THE efficacy of the Latin-square design1 in eliminating two-dimensional variation from treatment comparisons, particularly in field experiments, has long been established. Kendall2 states that horizontal and vertical gradients at least are removed from the comparisons, implying, of course, that the three degrees of freedom for columns in a 4 × 4 Latin square, for example, can be regarded as eliminating linear, quadratic and cubic components in one direction. The mathematical model for the analysis can be regarded equivalently as representing the background of the experimental material against which the experiment is conducted as a curved sheet, the curvatures in vertical planes parallel to the columns (rows) being equal for plots in one row (column). In some situations, however, the changes in the experimental material may be such that different curvatures are more realistic, and on the assumption that the more closely the imposed model represents the underlying phenomena, the greater the achievable accuracy, such alternatives merit consideration.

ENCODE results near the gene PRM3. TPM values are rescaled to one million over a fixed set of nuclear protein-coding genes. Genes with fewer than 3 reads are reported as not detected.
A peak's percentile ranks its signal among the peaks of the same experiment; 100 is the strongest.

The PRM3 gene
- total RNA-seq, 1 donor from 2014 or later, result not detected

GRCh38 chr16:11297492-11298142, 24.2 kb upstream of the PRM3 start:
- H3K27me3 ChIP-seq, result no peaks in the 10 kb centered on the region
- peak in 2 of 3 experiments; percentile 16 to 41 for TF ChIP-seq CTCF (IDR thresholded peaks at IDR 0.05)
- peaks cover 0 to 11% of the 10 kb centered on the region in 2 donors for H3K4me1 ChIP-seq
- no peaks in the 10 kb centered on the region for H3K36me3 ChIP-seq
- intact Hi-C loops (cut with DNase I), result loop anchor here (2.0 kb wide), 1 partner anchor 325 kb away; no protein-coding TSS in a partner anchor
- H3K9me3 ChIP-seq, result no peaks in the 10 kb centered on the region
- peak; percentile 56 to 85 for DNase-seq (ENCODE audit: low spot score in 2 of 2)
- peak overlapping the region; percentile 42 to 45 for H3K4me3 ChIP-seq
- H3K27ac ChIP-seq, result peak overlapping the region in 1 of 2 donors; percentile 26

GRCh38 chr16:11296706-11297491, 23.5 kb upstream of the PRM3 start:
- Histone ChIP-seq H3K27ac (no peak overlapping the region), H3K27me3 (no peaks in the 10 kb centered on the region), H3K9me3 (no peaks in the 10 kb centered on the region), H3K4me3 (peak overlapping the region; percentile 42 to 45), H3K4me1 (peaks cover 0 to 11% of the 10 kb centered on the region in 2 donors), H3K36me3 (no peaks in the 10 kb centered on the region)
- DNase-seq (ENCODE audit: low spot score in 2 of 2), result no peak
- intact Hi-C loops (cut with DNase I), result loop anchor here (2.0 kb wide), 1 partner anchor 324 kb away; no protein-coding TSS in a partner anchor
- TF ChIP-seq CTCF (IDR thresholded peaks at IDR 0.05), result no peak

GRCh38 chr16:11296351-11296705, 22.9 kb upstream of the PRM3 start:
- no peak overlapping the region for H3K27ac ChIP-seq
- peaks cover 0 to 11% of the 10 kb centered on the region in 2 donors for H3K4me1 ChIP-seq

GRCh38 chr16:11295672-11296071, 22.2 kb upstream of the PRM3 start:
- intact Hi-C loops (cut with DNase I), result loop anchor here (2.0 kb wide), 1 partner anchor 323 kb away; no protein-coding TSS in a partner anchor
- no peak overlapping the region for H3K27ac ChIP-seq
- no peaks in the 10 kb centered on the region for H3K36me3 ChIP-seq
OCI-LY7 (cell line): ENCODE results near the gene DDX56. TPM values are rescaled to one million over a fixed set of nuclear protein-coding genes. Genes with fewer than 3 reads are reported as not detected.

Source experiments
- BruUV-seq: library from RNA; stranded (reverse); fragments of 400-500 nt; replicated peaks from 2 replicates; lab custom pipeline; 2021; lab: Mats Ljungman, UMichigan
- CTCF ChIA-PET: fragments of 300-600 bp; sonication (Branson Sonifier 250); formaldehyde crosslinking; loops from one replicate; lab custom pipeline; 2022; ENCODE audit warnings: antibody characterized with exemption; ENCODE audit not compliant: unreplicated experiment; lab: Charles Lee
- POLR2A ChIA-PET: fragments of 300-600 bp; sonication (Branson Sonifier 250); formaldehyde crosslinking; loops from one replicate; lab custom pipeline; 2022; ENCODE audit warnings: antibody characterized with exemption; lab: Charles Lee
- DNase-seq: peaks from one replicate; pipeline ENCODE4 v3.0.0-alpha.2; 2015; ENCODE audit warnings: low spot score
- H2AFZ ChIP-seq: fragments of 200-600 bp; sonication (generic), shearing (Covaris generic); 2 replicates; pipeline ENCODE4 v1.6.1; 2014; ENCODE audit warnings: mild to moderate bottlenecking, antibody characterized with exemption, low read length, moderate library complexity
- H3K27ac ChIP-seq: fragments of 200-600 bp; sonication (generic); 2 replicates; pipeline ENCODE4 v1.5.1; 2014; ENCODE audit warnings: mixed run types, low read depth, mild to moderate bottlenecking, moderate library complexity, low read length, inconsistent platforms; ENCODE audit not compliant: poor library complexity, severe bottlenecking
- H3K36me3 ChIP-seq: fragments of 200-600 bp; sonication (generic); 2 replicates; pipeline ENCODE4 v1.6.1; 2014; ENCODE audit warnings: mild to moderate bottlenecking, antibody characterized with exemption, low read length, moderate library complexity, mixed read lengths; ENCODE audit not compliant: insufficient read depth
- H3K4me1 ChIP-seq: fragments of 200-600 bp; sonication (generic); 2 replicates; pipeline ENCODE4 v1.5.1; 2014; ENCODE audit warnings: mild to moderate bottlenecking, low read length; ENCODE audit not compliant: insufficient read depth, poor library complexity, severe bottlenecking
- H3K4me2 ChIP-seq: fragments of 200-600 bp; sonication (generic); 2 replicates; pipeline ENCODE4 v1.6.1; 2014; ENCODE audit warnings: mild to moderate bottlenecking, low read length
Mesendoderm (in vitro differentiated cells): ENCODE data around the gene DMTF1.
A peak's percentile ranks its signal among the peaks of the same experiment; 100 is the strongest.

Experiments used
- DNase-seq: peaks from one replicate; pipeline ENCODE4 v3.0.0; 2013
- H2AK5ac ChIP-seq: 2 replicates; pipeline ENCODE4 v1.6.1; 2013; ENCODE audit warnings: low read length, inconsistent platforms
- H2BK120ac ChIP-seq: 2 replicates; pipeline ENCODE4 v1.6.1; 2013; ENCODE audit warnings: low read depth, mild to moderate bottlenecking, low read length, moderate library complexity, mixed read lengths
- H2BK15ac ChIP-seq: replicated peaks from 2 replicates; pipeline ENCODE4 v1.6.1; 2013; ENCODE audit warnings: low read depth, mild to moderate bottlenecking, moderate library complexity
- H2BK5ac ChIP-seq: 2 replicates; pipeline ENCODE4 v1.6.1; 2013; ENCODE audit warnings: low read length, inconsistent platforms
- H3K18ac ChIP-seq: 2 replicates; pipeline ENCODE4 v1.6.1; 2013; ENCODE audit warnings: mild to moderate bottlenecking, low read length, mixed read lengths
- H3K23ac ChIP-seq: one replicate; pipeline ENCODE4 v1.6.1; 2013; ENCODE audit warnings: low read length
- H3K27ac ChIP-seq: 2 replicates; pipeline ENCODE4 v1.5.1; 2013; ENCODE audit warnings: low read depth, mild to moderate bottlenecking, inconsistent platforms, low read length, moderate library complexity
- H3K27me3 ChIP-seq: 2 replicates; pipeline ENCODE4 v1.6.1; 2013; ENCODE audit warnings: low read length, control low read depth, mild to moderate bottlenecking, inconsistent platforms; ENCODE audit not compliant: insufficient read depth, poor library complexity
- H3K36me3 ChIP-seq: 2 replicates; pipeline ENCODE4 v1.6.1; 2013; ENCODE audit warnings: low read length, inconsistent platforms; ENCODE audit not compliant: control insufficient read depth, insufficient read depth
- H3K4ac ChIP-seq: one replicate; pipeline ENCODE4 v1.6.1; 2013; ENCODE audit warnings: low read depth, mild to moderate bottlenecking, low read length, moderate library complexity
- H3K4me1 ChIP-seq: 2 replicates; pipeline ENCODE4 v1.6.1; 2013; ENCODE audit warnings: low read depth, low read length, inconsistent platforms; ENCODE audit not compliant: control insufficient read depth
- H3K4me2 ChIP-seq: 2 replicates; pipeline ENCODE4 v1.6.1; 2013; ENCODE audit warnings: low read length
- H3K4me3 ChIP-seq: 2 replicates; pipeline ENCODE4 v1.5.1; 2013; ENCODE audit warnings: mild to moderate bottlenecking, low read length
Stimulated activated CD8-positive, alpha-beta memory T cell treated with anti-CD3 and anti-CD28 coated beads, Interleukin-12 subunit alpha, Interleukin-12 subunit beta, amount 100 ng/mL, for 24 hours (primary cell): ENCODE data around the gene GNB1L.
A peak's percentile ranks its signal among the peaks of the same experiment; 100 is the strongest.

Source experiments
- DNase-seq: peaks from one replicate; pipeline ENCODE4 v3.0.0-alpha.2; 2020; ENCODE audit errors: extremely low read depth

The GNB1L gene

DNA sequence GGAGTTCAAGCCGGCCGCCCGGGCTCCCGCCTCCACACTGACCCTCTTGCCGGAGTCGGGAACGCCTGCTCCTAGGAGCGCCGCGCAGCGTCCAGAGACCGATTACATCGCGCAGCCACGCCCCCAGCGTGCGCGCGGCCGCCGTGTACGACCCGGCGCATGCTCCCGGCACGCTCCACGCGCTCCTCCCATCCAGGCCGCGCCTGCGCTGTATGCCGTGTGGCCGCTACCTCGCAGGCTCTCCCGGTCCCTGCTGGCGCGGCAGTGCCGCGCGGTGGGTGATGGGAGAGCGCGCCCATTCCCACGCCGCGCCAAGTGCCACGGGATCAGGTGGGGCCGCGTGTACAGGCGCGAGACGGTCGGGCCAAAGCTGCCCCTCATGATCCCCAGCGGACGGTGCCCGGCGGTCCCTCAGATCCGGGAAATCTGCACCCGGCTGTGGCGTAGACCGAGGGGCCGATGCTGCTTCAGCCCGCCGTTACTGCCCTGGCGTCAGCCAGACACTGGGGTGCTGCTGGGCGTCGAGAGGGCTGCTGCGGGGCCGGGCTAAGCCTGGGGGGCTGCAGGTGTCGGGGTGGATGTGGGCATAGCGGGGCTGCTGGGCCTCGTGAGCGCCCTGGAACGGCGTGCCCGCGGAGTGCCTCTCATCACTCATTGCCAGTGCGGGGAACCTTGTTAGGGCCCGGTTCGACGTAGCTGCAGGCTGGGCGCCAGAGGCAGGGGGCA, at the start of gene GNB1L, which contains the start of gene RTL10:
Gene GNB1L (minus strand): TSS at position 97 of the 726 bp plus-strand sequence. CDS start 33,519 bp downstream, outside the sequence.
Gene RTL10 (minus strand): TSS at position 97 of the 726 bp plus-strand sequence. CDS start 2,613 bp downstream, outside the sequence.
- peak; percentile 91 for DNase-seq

Yates, F., Emp. J. Exp. Agric., 1, 235 (1933).
Kendall, M. G., “Theory of Statistics”, 2 (Griffin, 1946).
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Cox, C. Latin-Square Designs with Individual Gradients in One Direction. Nature 177, 1092 (1956). https://doi.org/10.1038/1771092a0
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